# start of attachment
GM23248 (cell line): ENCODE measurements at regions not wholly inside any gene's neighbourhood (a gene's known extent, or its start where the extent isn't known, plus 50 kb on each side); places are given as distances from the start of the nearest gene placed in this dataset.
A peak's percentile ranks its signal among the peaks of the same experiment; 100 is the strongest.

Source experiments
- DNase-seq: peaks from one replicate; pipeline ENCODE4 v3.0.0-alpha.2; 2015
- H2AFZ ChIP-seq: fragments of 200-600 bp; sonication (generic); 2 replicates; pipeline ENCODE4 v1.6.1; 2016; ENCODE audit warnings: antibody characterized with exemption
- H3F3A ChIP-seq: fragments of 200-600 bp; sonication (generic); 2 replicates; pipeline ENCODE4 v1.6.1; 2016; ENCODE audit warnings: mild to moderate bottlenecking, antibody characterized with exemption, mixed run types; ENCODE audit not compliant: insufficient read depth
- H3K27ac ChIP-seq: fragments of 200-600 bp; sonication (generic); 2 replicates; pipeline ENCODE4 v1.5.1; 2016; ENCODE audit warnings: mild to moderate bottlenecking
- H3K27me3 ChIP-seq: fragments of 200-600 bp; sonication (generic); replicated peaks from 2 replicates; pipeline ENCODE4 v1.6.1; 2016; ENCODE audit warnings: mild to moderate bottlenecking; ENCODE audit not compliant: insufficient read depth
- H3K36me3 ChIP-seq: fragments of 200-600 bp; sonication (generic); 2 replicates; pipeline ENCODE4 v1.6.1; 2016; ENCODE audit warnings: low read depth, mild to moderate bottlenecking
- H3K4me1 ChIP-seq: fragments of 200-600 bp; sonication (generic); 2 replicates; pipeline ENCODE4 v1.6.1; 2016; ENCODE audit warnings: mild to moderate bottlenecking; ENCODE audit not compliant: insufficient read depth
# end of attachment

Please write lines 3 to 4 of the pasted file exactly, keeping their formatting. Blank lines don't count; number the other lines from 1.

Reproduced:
Source experiments
- DNase-seq: peaks from one replicate; pipeline ENCODE4 v3.0.0-alpha.2; 2015